Tell us Your Conservation Story.
The Conservation Legacy Awards program showcases the farm management practices of U.S. soybean farmers that are both environmentally friendly and profitable.
Winners are selected by region, with an overall winner announced at Commodity Classic.
Congratulations to the 2015 Conservation Legacy Award Winners:
2015 Midwest Region Winner: Steve Berger-Wellman, Iowa (National Winner)
One of the first conservation measures Berger remembers experiencing as a child is building terraces. He helped build 15 miles around his fourth generation farm at Dennis Berger & Son Inc., to slow down the impact of the rainfall on soil erosion.
Berger farms with his mom, dad and wife on their 2,000 acre soybean and corn operation with 20,000 head swine. They’ve been heavily involved in soil conservation since the 1960s. The Bergers introduced no-till nearly 40 years ago and cover crops in the last 15 years. Berger said he believes that farmers must be shown conservation practices can work effectively and economically, so more of them will embrace conservation voluntarily.
2015 Northeast Region Winner: Mike Starkey, Brownsburg, Ind.
The sixth generation Starkey family farm lies in an urban area just west of the metropolitan area of Indianapolis. In addition to a dramatic reduction of commercial fertilizer, Starkey has used no-till soybeans since 1989 and introduced cover crops in 2005. He also entered in a NRCS field grant study to monitor tile and stream water.
“My legacy as a conservationist is to improve and protect the borrowed living soil that God has given us and to keep our water clean and pure as the raindrops that fall from the sky,” Starkey said.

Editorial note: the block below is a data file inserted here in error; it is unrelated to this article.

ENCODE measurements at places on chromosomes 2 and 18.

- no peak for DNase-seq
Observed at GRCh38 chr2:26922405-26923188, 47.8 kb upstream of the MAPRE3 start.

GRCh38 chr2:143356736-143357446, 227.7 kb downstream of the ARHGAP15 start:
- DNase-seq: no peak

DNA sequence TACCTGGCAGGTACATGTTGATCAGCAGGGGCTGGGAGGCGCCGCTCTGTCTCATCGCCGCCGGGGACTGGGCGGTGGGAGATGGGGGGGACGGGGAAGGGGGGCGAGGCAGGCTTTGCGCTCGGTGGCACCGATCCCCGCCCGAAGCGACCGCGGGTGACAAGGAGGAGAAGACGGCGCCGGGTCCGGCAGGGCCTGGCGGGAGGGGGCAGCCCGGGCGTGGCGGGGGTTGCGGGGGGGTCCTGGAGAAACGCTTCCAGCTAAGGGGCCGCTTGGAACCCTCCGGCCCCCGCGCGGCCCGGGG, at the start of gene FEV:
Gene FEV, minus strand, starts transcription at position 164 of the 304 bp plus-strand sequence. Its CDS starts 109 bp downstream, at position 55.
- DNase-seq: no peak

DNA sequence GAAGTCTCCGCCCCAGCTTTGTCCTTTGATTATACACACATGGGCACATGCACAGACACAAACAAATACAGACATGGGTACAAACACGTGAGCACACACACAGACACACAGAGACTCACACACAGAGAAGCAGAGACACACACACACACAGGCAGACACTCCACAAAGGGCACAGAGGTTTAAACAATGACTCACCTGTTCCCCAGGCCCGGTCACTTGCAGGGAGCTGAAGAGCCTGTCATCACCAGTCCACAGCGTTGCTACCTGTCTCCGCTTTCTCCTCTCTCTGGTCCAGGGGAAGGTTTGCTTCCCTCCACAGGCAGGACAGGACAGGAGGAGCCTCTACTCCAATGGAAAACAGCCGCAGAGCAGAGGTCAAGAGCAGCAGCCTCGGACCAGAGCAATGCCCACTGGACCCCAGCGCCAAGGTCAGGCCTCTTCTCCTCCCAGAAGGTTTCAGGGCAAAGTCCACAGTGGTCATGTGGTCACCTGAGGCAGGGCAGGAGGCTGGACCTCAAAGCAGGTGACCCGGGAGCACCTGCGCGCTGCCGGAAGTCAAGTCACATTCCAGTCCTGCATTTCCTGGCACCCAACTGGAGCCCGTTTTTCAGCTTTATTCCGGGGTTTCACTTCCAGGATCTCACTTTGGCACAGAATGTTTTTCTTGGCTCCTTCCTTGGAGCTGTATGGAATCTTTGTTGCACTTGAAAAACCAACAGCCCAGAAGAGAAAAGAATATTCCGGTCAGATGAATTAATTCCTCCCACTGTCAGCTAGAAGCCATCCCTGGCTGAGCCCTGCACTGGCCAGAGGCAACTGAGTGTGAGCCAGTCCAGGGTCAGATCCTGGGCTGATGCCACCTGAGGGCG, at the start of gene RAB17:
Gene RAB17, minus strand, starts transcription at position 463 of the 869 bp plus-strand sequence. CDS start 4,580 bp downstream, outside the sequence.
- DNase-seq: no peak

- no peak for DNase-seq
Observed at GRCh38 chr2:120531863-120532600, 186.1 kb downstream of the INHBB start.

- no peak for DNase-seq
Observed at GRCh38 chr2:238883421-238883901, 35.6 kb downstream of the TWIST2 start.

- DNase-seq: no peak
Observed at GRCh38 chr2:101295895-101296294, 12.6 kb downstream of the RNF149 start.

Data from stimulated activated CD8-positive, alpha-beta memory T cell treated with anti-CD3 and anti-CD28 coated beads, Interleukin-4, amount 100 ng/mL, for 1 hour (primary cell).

2015 South Region Winner: Jimmy Thomas- Timberlake, N.C.
Thomas Family Farms Inc. is a traditional, diverse North Carolina operation incorporating corn, soybeans and wheat, tobacco and swine production.
Three generations worktogether at Thomas Family Farms: Pete and Levon Thomas; their sons Jimmy and Timmy; Jimmy’s wife Janine and two grandsons. The family incorporated a range of conservation practices into the entire operation. As they picked up new land through purchases or leases, they implemented no-till practices on the new farms. For the Thomas family, conservation means constant improvement.
“There will always be new generations of the family, new employees, and new technologies and new knowledge about the environment, and we have to be prepared to keep up,” Thomas said.
See below for on-farm videos about the conservation efforts of past winners.
Jefferson, Iowa David Ausberger in cooperation with the Iowa Soybean Association developed a Comprehensive Nutrient Management Plan to reduce nutrient loss and better manage inputs. As a Certified Conservation Farmer, Ausberger shares his success with advanced conservation measures with other farmers in his area through more than 40 hours of classroom and field experience. Finally, Ausberger is part owner of a seven-turbine wind farm that generates enough electricity for his entire community.